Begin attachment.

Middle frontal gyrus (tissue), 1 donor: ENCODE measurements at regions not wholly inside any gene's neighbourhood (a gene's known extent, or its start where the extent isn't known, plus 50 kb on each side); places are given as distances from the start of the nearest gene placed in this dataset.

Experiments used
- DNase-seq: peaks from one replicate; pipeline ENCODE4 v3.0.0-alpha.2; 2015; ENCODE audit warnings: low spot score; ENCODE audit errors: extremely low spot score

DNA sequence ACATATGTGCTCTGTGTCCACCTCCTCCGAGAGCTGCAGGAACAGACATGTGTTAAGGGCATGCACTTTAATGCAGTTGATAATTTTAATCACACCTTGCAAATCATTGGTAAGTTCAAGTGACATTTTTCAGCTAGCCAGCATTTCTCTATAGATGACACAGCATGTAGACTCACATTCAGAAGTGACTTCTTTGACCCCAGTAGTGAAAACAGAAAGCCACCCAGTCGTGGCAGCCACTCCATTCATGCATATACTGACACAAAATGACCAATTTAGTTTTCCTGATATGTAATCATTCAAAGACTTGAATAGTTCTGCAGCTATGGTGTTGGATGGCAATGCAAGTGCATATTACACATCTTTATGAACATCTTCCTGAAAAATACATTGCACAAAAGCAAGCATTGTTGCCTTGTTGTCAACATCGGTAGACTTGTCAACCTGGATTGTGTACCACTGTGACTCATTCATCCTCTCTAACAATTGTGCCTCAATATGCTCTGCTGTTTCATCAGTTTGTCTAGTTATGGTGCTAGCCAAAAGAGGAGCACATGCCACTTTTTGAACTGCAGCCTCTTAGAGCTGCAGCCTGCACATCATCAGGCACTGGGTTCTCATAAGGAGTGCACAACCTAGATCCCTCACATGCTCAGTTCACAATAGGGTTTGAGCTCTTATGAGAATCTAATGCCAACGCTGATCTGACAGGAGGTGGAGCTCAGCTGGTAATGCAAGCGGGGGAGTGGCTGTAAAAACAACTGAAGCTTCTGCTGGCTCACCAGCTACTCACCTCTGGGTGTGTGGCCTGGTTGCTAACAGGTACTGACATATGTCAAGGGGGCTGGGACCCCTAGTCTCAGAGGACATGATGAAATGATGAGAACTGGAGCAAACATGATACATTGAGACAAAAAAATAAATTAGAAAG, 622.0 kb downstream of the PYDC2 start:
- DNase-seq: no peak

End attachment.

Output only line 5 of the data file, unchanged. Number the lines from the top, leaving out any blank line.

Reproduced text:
- DNase-seq: no peak